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Russian Scholar Warns Of US Climate Change Weapon 415

According to Russian political scientist, and conspiracy aficionado Andrei Areshev the high heat, and poor crop yields of Russia, and other Central Asian countries may be the result of a climate weapon created by the US military. From the article: "... Areshev voiced suspicions about the High-Frequency Active Aural Research Program (HAARP), funded by the US Defense Department and the University of Alaska. HAARP, which has long been the target of conspiracy theorists, analyzes the ionosphere and seeks to develop technologies to improve radio communications, surveillance, and missile detection. Areshev writes, however, that its true aim is to create new weapons of mass destruction 'in order to destabilize environmental and agricultural systems in local countries.'"
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Russian Scholar Warns Of US Climate Change Weapon

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  • by Rob the Bold ( 788862 ) on Wednesday August 18, 2010 @11:40AM (#33289270)

    Seriously, wasn't Putin saying something a few years ago that he would welcome global warming, inasmuch as Russia would benefit due to longer growing seasons, more tractable land, etc.?

    Here we go: 'Putin pointed out that "an increase of two or three degrees wouldn't be so bad for a northern country like Russia. We could spend less on fur coats, and the grain harvest would go up".' []

    According to the article, there was some disagreement if this was just snarky or held a "grain" of truth.

  • by Carewolf ( 581105 ) on Wednesday August 18, 2010 @01:01PM (#33290554) Homepage

    You want us to elect Sarah Palin as anything more important than the mayor of Wasilla?

    Like Governor of Alaska?

  • by Luckyo ( 1726890 ) on Wednesday August 18, 2010 @01:04PM (#33290590)

    Technically, the problem with heatwave in Russia and floods in Pakistan comes from unusual change to local jet stream, which typically separates hot and cold fronts. This ear, jet stream was a bit unusual, on one hand bringing the heat front far north to Moscow (and parts of eastern Europe), and at the same time interacted with seasonal monsoon clouds in Pakistan causing them to become larger then normal and causing floods.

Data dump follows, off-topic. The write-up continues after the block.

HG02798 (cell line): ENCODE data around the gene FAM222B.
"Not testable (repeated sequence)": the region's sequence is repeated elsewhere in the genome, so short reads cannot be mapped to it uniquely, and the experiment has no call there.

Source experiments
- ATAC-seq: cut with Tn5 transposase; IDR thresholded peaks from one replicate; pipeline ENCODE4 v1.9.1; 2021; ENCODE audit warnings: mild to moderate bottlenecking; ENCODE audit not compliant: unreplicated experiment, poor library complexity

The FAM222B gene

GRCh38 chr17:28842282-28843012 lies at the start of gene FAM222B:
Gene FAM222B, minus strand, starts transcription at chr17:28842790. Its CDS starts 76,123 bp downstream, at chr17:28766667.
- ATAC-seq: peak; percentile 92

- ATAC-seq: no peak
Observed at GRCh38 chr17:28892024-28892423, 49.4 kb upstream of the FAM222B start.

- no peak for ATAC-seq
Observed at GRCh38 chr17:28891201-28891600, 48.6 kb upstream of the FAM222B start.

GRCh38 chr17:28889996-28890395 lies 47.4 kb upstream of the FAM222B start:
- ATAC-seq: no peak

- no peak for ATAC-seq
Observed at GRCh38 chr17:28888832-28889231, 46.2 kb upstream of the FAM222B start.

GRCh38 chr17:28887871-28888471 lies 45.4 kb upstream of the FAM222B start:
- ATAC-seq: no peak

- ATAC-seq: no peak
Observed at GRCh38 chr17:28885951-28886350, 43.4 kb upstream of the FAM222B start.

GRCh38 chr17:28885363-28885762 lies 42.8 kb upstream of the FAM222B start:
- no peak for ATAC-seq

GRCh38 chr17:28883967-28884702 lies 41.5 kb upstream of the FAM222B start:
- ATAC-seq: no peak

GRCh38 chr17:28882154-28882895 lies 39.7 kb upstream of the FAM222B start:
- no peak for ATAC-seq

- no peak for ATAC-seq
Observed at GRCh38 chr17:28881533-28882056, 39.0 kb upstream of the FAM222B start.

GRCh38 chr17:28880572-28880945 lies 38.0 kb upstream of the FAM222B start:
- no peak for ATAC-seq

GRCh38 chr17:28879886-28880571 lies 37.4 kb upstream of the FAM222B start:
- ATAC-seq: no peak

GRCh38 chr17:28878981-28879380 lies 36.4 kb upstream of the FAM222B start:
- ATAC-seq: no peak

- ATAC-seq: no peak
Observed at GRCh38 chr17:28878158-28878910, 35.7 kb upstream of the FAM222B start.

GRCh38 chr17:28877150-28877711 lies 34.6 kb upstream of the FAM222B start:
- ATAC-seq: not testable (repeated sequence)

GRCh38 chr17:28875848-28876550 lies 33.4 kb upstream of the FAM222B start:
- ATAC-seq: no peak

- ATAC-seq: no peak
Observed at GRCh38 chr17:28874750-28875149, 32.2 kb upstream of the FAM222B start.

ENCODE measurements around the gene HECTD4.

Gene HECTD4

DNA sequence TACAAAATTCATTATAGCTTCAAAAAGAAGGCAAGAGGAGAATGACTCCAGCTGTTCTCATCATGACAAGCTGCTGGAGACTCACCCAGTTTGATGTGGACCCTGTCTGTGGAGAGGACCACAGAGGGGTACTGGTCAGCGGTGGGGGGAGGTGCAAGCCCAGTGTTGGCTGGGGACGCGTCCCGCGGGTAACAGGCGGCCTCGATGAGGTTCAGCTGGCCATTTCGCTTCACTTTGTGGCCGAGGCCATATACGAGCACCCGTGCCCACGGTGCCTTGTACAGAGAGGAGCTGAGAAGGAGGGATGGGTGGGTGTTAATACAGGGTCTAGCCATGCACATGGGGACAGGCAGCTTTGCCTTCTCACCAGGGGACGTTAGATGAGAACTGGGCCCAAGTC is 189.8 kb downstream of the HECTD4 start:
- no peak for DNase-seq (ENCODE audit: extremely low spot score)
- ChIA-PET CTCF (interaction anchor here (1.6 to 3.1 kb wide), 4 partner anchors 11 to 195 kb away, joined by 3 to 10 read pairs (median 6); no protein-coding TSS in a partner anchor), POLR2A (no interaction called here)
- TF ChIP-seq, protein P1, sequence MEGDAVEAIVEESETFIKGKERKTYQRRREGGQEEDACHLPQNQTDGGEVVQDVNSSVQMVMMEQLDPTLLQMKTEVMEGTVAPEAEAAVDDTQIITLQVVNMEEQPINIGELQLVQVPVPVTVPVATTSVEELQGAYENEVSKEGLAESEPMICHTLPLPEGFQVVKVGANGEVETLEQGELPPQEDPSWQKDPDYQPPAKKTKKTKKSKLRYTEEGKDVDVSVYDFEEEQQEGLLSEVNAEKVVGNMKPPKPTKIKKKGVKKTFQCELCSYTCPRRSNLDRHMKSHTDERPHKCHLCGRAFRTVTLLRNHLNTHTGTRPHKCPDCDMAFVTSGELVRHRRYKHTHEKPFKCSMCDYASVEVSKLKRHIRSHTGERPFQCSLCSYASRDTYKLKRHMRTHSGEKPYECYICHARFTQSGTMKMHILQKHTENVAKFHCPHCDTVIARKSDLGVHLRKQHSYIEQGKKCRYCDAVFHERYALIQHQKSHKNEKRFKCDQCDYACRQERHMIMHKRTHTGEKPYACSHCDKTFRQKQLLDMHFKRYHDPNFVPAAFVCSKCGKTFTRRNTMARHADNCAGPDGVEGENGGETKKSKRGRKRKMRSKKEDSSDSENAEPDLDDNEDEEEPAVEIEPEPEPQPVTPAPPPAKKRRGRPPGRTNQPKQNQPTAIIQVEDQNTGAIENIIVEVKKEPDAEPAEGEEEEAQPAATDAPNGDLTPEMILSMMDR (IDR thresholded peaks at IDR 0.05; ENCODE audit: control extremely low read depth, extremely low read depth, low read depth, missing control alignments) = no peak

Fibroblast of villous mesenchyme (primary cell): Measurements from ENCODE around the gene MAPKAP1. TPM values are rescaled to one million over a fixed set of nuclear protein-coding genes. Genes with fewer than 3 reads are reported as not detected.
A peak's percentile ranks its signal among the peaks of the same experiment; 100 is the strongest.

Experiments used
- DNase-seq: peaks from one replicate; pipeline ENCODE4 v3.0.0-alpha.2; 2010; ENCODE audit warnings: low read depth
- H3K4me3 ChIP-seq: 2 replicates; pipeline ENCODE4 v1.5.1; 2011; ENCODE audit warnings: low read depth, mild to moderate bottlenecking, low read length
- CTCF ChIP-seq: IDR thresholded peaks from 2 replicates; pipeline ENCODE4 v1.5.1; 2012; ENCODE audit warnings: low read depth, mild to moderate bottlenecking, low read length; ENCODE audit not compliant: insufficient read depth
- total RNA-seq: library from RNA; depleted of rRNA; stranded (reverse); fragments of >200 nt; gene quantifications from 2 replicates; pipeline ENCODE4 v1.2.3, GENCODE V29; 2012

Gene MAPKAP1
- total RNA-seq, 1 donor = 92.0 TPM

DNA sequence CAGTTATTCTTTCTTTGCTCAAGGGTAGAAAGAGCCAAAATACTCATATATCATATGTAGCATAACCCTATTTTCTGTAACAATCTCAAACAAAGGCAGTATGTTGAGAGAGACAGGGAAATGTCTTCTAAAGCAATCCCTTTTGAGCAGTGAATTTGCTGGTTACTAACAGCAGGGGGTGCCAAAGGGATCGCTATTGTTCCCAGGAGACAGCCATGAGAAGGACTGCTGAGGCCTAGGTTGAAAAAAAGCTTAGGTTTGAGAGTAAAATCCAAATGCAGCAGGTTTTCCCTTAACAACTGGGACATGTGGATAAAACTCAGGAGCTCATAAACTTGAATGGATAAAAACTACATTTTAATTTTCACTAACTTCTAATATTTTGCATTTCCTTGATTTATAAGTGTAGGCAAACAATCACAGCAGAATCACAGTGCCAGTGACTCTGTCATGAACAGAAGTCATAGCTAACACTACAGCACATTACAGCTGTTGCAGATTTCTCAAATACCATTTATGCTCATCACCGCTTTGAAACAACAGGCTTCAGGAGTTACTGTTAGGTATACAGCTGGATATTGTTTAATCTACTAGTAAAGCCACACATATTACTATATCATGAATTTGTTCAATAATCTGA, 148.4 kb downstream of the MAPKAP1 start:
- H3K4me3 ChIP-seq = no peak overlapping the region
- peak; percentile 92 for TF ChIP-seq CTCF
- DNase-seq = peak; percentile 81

Now, if US indeed has a way to change direction of jet streams, most of the things described by conspiracy theorist are indeed possible. Problem is that energy carried by jet stream, and potentially required to significantly modify it's direction is quite immense, and would probably be detected easily even if such a feat was possible.
    This is of course, hypothetical, and if someone has a degree in meteorology with specialization in jet streams and their impact on weather patterns would be welcome to chip in. Is it hypothetically possible to affect small portions of the stream to cause a domino effect? If so, even a scale suggested by parent would be workable.

  • by Beelzebud ( 1361137 ) on Wednesday August 18, 2010 @01:26PM (#33290874)
    It's okay, she let Alaska off the hook. She quit half way through her first term. In conservative-land, this is now a courageous move, that shows leadership.
  • by Anonymous Coward on Wednesday August 18, 2010 @01:49PM (#33291184)

    Then the US is far behind the Russians, who had a far powerful climate control weapon decades earlier.

    It was called Radio Moscow, at one time (and perhaps still) by the far the biggest shortwave broadcaster in the world.

    HAARP is basically little more than a big shortwave transmitter pointing up. The only reason that HAARP exists at all is that an unfinished military radar base at Gakona AK was cancelled with the end of the Cold War. It sat in mothballs for a while until a bunch of physicists came up with the idea for HAARP if only they could glom onto the facility, and Ted Stevens got them the funding to do it.